I want to thank you all for your companionship and the books that you all have been sending me over the years. I will continue to write poetry for Free Minds and for everyone else to read because you all encourage me to pursue my ambitions and that is to become a better learner everyday.
– Nokomis, Age 22
In my mind’s eye,
I see so many things.
I’ve been frozen for eternity,
their beauty and sentimentality.
In my mind,
they can remain untouched,
perfect that way,
as beautiful as I perceived
them to be when beheld
Forever: sunny days,
forever rainy and gray,
the lady who captured
Forever: people, days
and bright thoughts.
In my mind’s eye,
frozen in time.
Periodically, I review
their beauty and sentimentality,
through the lens of a
cloudy eye: bleary,
clearing as my mind progresses
through each cherished memory.
As I sit back
And operate this pen
In my mind
I feel like I’m a pen fiend
Sick with words
Sick with the pen
Whoa! Just had a brain freeze
Right back at it
Like your every day dope addict
Sick, can’t go without it
Got to write about it
In my eyes
I see the light
And only I can see what to write
Every day and night
I think, am I doing what’s right?
This is my life
Some say pray to Christ
But every time I think about it
I am back writin’ with the pen
Sick with so many emotions
And no one to talk to
So who can I turn to
But my pen
I’m just your every day pen fiend
When You Hear Me (You Hear Us): Voices on Youth Incarceration
Free Minds released When You Hear Me (You Hear Us): Voices on Youth Incarceration in 2021. This is an anthology of poetry and personal stories centering the voices of those directly impacted by the incarceration of young people in the United States. This rich collection includes firsthand accounts from both the young people charged and incarcerated in the adult criminal legal system and from the community at large: the mothers, the loved ones, the correctional staff, public defenders, prosecutors, and others harmed and left with unhealed trauma. These critical voices, uniquely combined, illustrate the ecosystem that surrounds youth who are incarcerated--and expose the ripple effects that touch us all. This book challenges us to hear these voices calling out for accountability, transformative justice, and healing. Together, they demonstrate the collective impact of the prison system, and our collective responsibility to create a society where every one of us can thrive.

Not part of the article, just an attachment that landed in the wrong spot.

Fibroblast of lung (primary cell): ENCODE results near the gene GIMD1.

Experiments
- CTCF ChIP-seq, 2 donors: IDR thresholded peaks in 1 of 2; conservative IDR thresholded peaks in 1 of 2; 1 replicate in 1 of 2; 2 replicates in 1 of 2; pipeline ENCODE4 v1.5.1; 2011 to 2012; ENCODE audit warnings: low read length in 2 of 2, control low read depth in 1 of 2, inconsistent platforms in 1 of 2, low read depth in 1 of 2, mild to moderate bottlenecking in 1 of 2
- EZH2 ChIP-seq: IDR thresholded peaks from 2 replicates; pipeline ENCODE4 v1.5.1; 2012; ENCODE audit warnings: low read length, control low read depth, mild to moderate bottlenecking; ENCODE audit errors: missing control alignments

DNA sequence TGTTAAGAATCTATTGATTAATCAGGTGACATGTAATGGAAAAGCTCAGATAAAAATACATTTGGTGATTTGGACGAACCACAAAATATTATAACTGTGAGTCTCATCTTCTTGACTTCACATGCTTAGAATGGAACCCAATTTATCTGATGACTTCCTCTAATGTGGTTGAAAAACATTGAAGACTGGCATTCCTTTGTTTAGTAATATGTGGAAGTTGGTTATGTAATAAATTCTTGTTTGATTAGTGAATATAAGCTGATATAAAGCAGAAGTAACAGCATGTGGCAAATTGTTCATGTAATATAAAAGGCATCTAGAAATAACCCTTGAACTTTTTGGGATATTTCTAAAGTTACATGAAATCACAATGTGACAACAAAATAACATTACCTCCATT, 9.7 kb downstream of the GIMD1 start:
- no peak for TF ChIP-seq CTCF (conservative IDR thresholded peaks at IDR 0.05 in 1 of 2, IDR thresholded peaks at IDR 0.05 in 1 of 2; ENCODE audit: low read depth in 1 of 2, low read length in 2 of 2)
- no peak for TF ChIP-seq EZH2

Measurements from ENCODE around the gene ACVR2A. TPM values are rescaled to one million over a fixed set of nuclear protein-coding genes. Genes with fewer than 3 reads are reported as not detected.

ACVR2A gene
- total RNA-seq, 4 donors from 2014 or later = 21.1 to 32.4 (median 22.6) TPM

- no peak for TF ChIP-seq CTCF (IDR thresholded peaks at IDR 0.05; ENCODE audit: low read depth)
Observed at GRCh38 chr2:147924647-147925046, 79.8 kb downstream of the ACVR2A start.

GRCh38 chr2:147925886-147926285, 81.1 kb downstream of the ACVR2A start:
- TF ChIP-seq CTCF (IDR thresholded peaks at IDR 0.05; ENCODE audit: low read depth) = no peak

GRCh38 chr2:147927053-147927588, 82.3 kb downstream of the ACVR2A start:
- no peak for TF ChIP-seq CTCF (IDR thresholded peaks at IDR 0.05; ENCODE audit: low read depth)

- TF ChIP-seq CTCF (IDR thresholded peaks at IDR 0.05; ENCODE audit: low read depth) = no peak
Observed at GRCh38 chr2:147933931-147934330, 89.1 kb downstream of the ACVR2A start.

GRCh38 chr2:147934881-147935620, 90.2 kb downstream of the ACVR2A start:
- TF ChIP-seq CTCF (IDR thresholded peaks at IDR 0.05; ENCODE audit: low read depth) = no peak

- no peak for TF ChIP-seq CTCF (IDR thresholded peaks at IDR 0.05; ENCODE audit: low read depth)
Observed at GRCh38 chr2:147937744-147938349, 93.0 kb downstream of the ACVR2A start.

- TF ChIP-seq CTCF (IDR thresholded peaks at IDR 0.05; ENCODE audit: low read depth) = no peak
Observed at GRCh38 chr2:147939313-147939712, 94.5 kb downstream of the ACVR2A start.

A Junior Library Guild Gold Standard Selection
“A powerful, devastating, essential read” - Starred review in Kirkus Reviews
Copies are available for purchase through our publisher, Shout Mouse Press. Click here to order When You Hear Me (You Hear Us).
The Untold Story of the Real Me: Young Voices from Prison
Free Minds released the anthology entitled The Untold Story of the Real Me: Young Voices From Prison in 2015. This anthology contains a collection of poems exploring a variety of complex themes, including parenthood, love, pain, identity, race, and freedom. All of the poems were written by Free Minds members who were charged and incarcerated as adults at the age of 16 or 17. In addition, this anthology features individual profiles of Free Minds members who are home from prison and serving as Poet Ambassadors at “On the Same Page” youth violence prevention events. It is being used in classrooms and workshops to start conversations around youth violence and the carceral system, The Untold Story of the Real Me provides a new take on the power of one’s voice.
They Called Me 299-359: Poetry by the Incarcerated Youth of Free Minds